Wednesday, September 24, 2008


Little did I know that there were items in my house just waiting to be Freecycled. After familiarizing myself with the set-up, I posted a couple random things on the website. SNAP! People jumped on my stuff! How did that happen? I got rid of a baby gate that I hadn't used in forever. Some toddler feeding supplies. Unused photo albums that had been sitting in a closet...

I gleefully combed the house with Freecycling in mind. This was like free therapy! Posted those nursing blouses hiding in a bin and BAM! Four hours later they were gone from my house. It was a virtual exodus of still-useable-but-not-to-me stuff. I felt lighter, empowered. I also gained an insight into my father's psyche.

My dad is a MAJOR pack-rat. I used to tease him but I finally realized one day how much it bugged him. For example, he keeps stacks of magazines for years, just in case there's something in there he'll want to read again. He can't help it. And I could never explain it. Lazy? No. Obsessive-compulsive? Not quite. There's something else going on... and I figured it out!

This stuff is still useful! It kills him to think that his stash could end up in a dump when someone... somewhere... just might be able to use it again. He's a born Freecycler, he just hasn't found his place yet. I'll convert him someday. First, though I need to find someone out there who would actually be interested in Car & Driver magazines from 1988. Any takers?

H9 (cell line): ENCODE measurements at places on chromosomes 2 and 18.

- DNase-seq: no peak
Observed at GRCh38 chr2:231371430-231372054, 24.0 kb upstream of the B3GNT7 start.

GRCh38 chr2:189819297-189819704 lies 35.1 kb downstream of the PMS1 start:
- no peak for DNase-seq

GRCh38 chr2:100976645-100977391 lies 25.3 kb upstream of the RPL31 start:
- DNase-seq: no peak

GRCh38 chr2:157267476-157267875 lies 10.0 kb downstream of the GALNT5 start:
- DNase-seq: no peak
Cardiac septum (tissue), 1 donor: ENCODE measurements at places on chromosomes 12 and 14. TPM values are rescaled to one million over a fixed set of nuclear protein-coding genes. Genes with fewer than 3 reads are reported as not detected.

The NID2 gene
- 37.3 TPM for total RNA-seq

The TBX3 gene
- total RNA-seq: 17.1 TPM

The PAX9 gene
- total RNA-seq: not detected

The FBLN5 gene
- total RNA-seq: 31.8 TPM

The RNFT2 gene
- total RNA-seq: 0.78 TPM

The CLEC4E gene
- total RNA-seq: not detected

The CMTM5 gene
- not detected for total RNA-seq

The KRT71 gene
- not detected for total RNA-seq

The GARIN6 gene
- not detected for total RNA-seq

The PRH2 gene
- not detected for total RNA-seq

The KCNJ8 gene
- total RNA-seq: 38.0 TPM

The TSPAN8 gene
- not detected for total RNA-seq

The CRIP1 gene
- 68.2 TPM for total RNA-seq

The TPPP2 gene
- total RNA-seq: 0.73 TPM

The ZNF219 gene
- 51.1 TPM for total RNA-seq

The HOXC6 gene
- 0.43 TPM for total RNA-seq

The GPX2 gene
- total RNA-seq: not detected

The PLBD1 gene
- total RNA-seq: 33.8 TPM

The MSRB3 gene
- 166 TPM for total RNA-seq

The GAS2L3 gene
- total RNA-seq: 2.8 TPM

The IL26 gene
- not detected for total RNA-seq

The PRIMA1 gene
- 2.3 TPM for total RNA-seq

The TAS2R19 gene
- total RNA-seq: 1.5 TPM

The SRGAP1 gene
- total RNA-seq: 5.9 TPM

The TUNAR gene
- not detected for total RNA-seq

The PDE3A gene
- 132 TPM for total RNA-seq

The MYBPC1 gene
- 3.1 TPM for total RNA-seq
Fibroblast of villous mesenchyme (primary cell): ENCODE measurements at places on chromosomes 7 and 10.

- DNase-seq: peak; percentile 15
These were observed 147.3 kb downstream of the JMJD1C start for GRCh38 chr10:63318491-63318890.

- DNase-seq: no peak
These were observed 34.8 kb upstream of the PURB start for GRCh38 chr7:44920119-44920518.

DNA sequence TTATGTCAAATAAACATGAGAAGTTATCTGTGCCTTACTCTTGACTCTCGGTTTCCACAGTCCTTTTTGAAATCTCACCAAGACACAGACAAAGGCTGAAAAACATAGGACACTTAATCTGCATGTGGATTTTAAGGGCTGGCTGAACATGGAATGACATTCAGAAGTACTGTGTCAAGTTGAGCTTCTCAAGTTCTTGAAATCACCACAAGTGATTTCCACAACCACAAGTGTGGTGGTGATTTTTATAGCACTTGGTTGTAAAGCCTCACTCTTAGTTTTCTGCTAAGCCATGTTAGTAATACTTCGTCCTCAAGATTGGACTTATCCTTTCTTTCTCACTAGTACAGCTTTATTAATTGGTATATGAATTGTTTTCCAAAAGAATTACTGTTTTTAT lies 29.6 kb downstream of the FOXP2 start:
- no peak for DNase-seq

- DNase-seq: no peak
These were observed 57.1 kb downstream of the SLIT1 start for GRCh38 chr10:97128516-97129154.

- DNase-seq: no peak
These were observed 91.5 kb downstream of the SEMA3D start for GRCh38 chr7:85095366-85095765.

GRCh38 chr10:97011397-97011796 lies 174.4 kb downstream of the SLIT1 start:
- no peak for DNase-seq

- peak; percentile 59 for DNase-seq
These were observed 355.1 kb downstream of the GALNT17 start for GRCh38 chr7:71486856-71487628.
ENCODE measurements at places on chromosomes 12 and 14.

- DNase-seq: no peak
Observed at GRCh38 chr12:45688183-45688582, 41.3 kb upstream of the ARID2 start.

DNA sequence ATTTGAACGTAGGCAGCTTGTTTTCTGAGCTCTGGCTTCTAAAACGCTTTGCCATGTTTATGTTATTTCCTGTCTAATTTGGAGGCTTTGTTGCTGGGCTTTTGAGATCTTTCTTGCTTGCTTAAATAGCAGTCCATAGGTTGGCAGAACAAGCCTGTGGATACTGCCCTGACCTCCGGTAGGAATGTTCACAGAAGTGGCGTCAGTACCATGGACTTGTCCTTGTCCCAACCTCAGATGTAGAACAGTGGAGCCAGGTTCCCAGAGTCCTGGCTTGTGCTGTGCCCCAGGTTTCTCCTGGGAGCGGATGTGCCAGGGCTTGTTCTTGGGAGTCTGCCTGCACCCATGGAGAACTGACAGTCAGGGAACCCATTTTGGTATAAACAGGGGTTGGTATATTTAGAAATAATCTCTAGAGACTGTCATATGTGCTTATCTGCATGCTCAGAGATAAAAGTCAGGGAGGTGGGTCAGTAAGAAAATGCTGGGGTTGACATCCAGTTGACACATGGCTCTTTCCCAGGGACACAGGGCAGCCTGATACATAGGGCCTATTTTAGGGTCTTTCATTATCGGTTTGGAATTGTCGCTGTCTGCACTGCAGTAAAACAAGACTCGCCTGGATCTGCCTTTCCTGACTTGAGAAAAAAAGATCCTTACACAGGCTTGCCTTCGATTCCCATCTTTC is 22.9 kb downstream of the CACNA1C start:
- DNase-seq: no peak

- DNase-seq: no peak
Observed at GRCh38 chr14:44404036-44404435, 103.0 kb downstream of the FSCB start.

Thursday, September 18, 2008


So I have this delightful neighbor who is a self-described humanist. Rarely have I come across a more unique personality-- down-to-earth, all-accepting despite her small-town upbringing, a hippie born a generation too late. She and I are very different in so many ways. Yet among our close-knit neighbors, we seem to be kindred spirits. She once called me her Zen friend. For the purposes of this blog, I shall call her Hippie.

Hippie and I share an affinity for things enviro-conscious, especially recycling. She introduced me to Freecycling, a Craig's List/town dump hybrid that's based on the idea that you don't have to toss everything once you're done with it. Heck, someone else might want it and be able to put it to good use! I logged on ( and was instantly hooked.

Get those rich CEOs of Pfizer and Astra-Zeneca on the line. I have found a non-invasive, drug-free, 100% effective cure for pack-rat-atosis with no side effects except that delightfully empty space in the corner. Squee! I've also discovered a way to exorcise my demons (minus the priest and all that creepy stuff.) Thank you, Hippie. You've restored my faith in my ability to bring order to the universe.